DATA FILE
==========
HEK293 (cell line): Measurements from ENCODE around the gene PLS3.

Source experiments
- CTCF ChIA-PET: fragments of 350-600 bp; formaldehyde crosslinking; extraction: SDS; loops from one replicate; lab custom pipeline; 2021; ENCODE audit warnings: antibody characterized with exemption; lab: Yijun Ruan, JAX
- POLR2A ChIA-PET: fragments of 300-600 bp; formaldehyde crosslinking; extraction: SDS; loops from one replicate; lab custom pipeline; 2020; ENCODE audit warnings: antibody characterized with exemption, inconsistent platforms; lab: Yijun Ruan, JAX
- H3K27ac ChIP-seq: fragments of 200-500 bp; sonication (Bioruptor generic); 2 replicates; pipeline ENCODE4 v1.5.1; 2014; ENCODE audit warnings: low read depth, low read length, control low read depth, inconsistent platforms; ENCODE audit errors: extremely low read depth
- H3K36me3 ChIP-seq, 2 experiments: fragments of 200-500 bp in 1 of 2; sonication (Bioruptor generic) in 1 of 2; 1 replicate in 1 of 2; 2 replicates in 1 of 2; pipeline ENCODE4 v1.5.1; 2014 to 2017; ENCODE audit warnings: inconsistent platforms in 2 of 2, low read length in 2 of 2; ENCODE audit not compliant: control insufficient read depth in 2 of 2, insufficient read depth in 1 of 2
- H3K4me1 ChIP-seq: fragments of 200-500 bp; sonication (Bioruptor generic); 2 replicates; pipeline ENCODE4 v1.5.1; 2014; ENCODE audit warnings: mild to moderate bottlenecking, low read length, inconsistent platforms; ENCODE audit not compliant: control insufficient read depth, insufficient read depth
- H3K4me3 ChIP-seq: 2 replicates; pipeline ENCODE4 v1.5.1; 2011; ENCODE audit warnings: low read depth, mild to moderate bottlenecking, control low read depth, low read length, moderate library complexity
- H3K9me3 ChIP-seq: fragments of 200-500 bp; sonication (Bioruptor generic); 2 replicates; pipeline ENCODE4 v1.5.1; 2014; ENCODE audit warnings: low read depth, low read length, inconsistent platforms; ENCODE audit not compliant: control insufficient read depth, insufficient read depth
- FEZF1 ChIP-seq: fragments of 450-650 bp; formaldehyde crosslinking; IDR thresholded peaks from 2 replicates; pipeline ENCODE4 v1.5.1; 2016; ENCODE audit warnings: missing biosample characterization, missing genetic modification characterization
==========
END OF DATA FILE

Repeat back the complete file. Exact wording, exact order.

HEK293 (cell line): Measurements from ENCODE around the gene PLS3.

Source experiments
- CTCF ChIA-PET: fragments of 350-600 bp; formaldehyde crosslinking; extraction: SDS; loops from one replicate; lab custom pipeline; 2021; ENCODE audit warnings: antibody characterized with exemption; lab: Yijun Ruan, JAX
- POLR2A ChIA-PET: fragments of 300-600 bp; formaldehyde crosslinking; extraction: SDS; loops from one replicate; lab custom pipeline; 2020; ENCODE audit warnings: antibody characterized with exemption, inconsistent platforms; lab: Yijun Ruan, JAX
- H3K27ac ChIP-seq: fragments of 200-500 bp; sonication (Bioruptor generic); 2 replicates; pipeline ENCODE4 v1.5.1; 2014; ENCODE audit warnings: low read depth, low read length, control low read depth, inconsistent platforms; ENCODE audit errors: extremely low read depth
- H3K36me3 ChIP-seq, 2 experiments: fragments of 200-500 bp in 1 of 2; sonication (Bioruptor generic) in 1 of 2; 1 replicate in 1 of 2; 2 replicates in 1 of 2; pipeline ENCODE4 v1.5.1; 2014 to 2017; ENCODE audit warnings: inconsistent platforms in 2 of 2, low read length in 2 of 2; ENCODE audit not compliant: control insufficient read depth in 2 of 2, insufficient read depth in 1 of 2
- H3K4me1 ChIP-seq: fragments of 200-500 bp; sonication (Bioruptor generic); 2 replicates; pipeline ENCODE4 v1.5.1; 2014; ENCODE audit warnings: mild to moderate bottlenecking, low read length, inconsistent platforms; ENCODE audit not compliant: control insufficient read depth, insufficient read depth
- H3K4me3 ChIP-seq: 2 replicates; pipeline ENCODE4 v1.5.1; 2011; ENCODE audit warnings: low read depth, mild to moderate bottlenecking, control low read depth, low read length, moderate library complexity
- H3K9me3 ChIP-seq: fragments of 200-500 bp; sonication (Bioruptor generic); 2 replicates; pipeline ENCODE4 v1.5.1; 2014; ENCODE audit warnings: low read depth, low read length, inconsistent platforms; ENCODE audit not compliant: control insufficient read depth, insufficient read depth
- FEZF1 ChIP-seq: fragments of 450-650 bp; formaldehyde crosslinking; IDR thresholded peaks from 2 replicates; pipeline ENCODE4 v1.5.1; 2016; ENCODE audit warnings: missing biosample characterization, missing genetic modification characterization